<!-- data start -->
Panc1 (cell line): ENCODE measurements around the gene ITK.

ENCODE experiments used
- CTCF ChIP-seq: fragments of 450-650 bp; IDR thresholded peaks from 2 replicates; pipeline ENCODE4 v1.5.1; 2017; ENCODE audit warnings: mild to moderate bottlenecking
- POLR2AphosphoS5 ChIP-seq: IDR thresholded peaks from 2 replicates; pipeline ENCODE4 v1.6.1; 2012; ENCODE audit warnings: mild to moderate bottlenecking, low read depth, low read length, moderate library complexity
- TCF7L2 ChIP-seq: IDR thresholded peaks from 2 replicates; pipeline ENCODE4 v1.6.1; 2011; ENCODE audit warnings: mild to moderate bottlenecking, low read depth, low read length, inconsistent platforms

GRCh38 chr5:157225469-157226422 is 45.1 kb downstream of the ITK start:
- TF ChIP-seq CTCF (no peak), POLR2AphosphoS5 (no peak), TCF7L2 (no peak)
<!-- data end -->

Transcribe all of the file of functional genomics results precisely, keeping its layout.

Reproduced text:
Panc1 (cell line): ENCODE measurements around the gene ITK.

ENCODE experiments used
- CTCF ChIP-seq: fragments of 450-650 bp; IDR thresholded peaks from 2 replicates; pipeline ENCODE4 v1.5.1; 2017; ENCODE audit warnings: mild to moderate bottlenecking
- POLR2AphosphoS5 ChIP-seq: IDR thresholded peaks from 2 replicates; pipeline ENCODE4 v1.6.1; 2012; ENCODE audit warnings: mild to moderate bottlenecking, low read depth, low read length, moderate library complexity
- TCF7L2 ChIP-seq: IDR thresholded peaks from 2 replicates; pipeline ENCODE4 v1.6.1; 2011; ENCODE audit warnings: mild to moderate bottlenecking, low read depth, low read length, inconsistent platforms

GRCh38 chr5:157225469-157226422 is 45.1 kb downstream of the ITK start:
- TF ChIP-seq CTCF (no peak), POLR2AphosphoS5 (no peak), TCF7L2 (no peak)